PPP Fraud

Price gouging is hardly the only area of enforcement in the wake of COVID-19. The Department also has prioritized the detection and prosecution of waste and abuse relative to the some $2.7 trillion in relief programs rolled out to address the economic impact of the COVID-19 pandemic. Even at this early stage, federal prosecutors have brought numerous cases charging fraud in connection with applications for, and misuse of, Paycheck Protection Program (“PPP”) loans.

Prosecutors across the country have pursued allegations of fraudulent PPP loan applications. Such was the case with Baoke Zhang, a software engineer who, according to prosecutors in the Western District of Washington, committed bank fraud by seeking $1.5 million in forgivable, Small Business Administration (“SBA”)-backed loans from multiple banks, claiming fictitious payroll expenses associated to fictitious information technology companies that he created.[11] Zhang allegedly provided lenders with fraudulent Internal Revenue Service (“IRS”) documentation for a purported sole proprietorship with 25 employees. Zhang allegedly submitted documentation purporting to show that the IRS had assigned his entities’ Employer Identification Numbers (or “EINs”) in 2017 and 2018, when, in fact, those EINs were assigned just days before the applications.

PPP application fraud cases often concern misstatements about the existence of the corporate applicant and the number of workers it employs (thus falsely inflating the existence and size of its payroll budget).[12] According to filed charging documents, investigations of these cases often involve a simple comparison of payroll lists set forth in the PPP application to state labor and IRS records.

Prosecutors also have focused on how applicants spend PPP proceeds. The U.S. Attorney in the Northern District of Georgia alleged that reality TV personality Maurice Fayne frittered away $1.5 million in PPP loan proceeds on personal expenses, such as a Rolex Presidential watch, diamond jewelry, child support payments, and a Rolls-Royce Wraith (found in his garage, temporary tags still affixed).[13] While that case does allege certain misstatements in Mr. Fayne’s application, there is no allegation that his trucking company was a fiction, and the allegations emphasize his use of the program funds for impermissible personal uses.

Unfortunately, guidance on the use of PPP funds has been in flux. Recent guidance, for example, permits the use of program funds for certain health care benefits and interest payments on non-mortgage debt, both of which were not previously allowed.[14] This uncertainty may well impact the Department’s ability to bring criminal charges in more subtle cases of alleged misuse. The CARES Act vests program oversight in the Special Inspector General for Pandemic Recovery (“SIGPR”) and the Pandemic Response Accountability Committee’s Council of the Inspectors General on Integrity and Efficiency (“CIGIE”). Audits by SIGPR and the CIGIE will likely result in criminal referrals to the Department that are sure to test the boundaries of what is considered “fraud” in this context. What is certain is that the Department is willing to vigorously pursue allegations of program funds spent on anything short of expressly allowable uses, such as personal expenses.[15]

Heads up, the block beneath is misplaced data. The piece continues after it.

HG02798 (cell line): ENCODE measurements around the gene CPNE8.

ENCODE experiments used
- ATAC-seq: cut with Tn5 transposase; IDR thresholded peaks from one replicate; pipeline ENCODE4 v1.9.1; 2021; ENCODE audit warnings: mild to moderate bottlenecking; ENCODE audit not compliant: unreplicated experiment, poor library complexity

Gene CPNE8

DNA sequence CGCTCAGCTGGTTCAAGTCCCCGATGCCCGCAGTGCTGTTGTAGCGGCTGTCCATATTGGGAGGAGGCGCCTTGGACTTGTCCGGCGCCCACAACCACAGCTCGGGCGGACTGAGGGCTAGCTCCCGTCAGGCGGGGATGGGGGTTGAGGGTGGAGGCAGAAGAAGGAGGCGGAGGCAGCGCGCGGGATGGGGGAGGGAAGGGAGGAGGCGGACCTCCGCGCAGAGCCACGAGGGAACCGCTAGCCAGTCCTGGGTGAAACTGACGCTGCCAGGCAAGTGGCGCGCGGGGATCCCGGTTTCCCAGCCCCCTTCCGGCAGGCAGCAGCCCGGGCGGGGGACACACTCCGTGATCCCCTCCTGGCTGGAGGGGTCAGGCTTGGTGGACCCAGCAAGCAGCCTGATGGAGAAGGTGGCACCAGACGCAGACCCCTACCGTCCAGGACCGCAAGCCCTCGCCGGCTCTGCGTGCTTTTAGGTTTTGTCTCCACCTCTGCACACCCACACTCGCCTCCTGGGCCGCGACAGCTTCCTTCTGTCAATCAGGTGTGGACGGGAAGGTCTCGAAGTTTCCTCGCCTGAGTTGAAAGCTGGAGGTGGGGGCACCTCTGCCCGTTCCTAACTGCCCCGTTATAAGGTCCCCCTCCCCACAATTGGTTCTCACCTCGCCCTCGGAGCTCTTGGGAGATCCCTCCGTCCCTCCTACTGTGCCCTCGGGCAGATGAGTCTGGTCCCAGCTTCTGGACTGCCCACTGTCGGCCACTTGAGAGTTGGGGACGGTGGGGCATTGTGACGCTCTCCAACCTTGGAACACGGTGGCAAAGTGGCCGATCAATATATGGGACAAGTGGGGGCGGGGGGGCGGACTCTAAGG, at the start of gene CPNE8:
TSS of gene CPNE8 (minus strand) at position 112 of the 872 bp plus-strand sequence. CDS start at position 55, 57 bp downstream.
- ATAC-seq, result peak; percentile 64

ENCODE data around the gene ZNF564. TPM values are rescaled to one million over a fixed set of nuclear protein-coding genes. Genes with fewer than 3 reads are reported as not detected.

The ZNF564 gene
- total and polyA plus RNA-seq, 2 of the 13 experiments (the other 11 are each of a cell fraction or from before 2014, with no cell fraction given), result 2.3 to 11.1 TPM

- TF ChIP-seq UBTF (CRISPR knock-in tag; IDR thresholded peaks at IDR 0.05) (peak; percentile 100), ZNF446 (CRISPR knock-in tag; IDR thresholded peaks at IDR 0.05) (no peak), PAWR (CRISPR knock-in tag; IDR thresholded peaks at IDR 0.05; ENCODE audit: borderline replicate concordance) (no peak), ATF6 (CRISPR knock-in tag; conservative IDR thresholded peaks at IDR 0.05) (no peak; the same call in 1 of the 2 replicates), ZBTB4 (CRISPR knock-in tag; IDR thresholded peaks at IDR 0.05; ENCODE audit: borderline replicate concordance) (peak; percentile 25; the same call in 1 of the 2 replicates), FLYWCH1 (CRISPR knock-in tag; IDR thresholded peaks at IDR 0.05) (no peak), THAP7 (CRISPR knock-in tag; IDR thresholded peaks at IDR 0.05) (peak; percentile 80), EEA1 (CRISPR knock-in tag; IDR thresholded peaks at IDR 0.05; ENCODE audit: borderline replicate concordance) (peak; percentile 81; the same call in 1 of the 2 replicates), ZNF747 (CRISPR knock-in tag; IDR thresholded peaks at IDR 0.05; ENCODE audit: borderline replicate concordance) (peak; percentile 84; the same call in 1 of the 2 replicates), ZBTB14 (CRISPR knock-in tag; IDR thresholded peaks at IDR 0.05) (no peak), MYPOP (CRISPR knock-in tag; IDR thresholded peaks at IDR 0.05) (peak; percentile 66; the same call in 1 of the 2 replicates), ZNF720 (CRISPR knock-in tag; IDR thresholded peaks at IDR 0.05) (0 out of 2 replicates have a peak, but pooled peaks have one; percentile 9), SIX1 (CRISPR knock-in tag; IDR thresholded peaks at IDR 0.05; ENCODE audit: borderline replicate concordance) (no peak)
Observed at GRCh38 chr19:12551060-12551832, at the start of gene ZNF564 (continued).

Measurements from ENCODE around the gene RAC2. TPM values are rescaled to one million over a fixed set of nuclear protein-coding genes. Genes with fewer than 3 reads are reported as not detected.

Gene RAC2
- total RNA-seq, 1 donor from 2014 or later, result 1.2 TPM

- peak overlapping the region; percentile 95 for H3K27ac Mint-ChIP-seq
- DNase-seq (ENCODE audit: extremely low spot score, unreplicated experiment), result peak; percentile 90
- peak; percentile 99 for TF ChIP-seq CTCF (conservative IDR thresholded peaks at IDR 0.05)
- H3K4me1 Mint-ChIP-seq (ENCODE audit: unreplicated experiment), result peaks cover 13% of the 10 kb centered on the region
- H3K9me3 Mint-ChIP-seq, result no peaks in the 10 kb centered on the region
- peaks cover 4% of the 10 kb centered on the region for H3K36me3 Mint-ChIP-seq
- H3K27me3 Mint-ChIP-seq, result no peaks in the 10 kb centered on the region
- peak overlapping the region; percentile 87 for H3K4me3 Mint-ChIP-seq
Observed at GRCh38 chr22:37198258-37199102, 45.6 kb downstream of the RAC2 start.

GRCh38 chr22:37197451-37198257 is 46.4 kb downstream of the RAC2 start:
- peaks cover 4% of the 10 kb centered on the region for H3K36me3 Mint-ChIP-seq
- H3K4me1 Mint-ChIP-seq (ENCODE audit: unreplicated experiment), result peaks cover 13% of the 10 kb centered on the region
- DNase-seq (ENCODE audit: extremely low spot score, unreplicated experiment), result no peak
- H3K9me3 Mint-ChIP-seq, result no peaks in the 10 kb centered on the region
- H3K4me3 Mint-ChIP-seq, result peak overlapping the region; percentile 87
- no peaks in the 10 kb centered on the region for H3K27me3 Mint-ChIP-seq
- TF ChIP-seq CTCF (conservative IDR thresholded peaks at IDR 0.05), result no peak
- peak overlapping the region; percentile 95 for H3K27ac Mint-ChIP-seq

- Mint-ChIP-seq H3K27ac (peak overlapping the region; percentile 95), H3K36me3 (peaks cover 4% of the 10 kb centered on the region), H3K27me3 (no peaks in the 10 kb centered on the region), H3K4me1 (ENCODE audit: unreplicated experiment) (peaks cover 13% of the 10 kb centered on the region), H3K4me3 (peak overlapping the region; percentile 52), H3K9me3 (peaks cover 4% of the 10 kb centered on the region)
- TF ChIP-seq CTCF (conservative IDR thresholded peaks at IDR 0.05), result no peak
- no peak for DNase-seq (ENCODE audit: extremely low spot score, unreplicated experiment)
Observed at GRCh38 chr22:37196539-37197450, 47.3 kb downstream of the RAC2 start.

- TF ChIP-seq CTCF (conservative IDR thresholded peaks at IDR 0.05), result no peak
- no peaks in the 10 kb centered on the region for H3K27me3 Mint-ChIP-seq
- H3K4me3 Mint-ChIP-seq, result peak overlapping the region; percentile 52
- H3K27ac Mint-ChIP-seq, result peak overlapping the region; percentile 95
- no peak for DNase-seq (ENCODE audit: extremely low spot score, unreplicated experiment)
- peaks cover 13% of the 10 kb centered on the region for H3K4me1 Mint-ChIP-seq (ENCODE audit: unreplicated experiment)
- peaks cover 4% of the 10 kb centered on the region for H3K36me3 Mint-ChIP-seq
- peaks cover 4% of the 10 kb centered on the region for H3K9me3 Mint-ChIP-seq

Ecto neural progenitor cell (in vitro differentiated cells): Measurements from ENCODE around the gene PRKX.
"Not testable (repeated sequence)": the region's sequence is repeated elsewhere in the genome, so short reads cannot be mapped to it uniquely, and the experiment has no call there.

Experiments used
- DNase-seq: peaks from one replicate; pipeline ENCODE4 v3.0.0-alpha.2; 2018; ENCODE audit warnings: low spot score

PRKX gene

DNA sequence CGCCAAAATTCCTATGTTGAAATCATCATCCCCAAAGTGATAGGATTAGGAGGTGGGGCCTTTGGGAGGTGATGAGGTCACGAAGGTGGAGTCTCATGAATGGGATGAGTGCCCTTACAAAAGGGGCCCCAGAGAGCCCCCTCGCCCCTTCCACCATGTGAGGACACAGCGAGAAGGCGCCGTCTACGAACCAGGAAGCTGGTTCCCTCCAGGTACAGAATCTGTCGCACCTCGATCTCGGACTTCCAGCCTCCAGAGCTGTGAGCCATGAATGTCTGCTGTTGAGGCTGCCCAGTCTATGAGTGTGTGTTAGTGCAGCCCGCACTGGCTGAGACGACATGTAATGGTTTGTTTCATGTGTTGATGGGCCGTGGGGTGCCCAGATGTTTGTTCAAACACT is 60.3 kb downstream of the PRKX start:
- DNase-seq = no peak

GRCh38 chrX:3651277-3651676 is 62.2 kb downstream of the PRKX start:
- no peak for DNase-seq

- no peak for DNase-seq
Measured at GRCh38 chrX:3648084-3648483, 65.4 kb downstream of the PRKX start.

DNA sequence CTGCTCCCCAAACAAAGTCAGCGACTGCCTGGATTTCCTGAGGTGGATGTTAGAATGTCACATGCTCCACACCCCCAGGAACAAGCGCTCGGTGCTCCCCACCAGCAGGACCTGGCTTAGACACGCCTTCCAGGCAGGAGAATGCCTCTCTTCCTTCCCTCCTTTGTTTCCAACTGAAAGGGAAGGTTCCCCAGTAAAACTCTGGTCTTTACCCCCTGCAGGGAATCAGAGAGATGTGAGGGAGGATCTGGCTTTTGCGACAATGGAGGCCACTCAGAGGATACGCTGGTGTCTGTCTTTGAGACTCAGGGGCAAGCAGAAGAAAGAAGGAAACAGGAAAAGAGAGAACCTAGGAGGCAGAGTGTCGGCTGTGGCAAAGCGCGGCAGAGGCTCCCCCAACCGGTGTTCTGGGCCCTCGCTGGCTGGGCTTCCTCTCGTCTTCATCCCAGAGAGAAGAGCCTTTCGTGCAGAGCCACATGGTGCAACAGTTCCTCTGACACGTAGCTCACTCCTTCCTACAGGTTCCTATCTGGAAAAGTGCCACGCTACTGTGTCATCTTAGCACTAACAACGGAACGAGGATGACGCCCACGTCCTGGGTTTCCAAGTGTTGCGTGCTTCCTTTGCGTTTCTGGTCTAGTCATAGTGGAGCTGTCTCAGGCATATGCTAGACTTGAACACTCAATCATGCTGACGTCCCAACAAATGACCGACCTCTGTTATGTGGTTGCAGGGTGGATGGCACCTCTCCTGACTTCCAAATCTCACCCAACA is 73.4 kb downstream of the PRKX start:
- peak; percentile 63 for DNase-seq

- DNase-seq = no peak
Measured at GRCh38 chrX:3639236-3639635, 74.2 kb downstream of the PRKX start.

Health Care Fraud and Anti-Kickback Statutes

Certain pandemic-related schemes fit squarely into the Department’s already active health care enforcement agenda. The Department’s March 2020 memos redoubled enforcement priorities in the areas of health care fraud and anti-kickback violations, and U.S. Attorneys already have responded by bringing COVID-19-related cases. Initial cases have involved the alleged bundling of COVID-19 tests with other, more expensive respiratory pathogen panel (“RPP”) tests that prosecutors claim were unnecessary because these RPP tests could not screen for COVID-19.

“[W]hile there are people going through what they are going through, you can either go bankrupt or you can prosper”—so read the unfortunate quote attributed to Erik Santos in a criminal complaint filed against him in the District of New Jersey.[16] U.S. Attorney Carpenito charged Santos, a marketing company proprietor, with soliciting and receiving bribes and kickbacks on a per-test basis for COVID-19 tests, and bundling those tests with more expensive and medically unnecessary RPP tests. This variation on a classic bundling fraud was made all the more attractive to the Department against the backdrop of the COVID-19 pandemic and Attorney General Barr’s priorities aimed at just that kind of fraud.[17]

Other recent pandemic-related fraud cases run the gamut from submitting reimbursement claims for medically unnecessary services to allegations against the head of a medical technology company for submitting fraudulent reimbursement claims for COVID-19 and other tests, then allegedly lying to shareholders about the scheme.[18] These cases sound a warning to health care market participants that the Department will use every tool in its arsenal to address alleged pandemic-related misconduct.

Consumer Protection

The public fear spawned by COVID-19’s effects on the U.S. population brings opportunities for the “snake oil” salesman. Opportunists have peddled bogus cures and dubious treatments, according to the March 2020 memos, and Department lawyers have again responded by using an array of statutes to criminally prosecute and civilly enjoin them. In one recent case, a Georgia woman has pleaded guilty to violating the Federal Insecticide, Fungicide, and Rodenticide Act (“FIFRA”) for selling an unregistered pesticide that she claimed protected against viruses, such as COVID-19.[19]

The Department’s Civil Division, too, has actively responded to allegations of companies making false pandemic-related statements to the public. In April, the Department permanently enjoined Purity Health and Wellness Centers, Inc., from falsely claiming that its “Ozone Therapy” steam treatment was effective to prevent COVID-19.[20] That same month, the Department obtained temporary restraints against Genesis II Church of Health and Healing and its proprietors from marketing a powerful bleach product as a COVID-19 treatment.[21] In Genesis II, the government invoked the Food, Drug, and Cosmetic Act (“FDCA”) to successfully argue that Genesis was distributing an unapproved new drug and misbranded drugs in interstate commerce.